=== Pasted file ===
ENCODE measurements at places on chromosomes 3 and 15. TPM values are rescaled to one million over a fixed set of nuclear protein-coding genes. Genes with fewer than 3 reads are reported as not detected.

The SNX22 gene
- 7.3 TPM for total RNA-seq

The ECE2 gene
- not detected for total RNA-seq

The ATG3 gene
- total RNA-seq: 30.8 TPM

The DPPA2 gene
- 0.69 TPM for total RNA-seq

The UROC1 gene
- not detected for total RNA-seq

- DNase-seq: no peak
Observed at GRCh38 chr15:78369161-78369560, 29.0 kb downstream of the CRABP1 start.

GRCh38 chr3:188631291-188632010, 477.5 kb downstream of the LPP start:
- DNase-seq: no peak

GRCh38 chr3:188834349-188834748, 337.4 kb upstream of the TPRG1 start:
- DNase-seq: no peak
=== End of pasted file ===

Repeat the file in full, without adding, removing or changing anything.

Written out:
ENCODE measurements at places on chromosomes 3 and 15. TPM values are rescaled to one million over a fixed set of nuclear protein-coding genes. Genes with fewer than 3 reads are reported as not detected.

The SNX22 gene
- 7.3 TPM for total RNA-seq

The ECE2 gene
- not detected for total RNA-seq

The ATG3 gene
- total RNA-seq: 30.8 TPM

The DPPA2 gene
- 0.69 TPM for total RNA-seq

The UROC1 gene
- not detected for total RNA-seq

- DNase-seq: no peak
Observed at GRCh38 chr15:78369161-78369560, 29.0 kb downstream of the CRABP1 start.

GRCh38 chr3:188631291-188632010, 477.5 kb downstream of the LPP start:
- DNase-seq: no peak

GRCh38 chr3:188834349-188834748, 337.4 kb upstream of the TPRG1 start:
- DNase-seq: no peak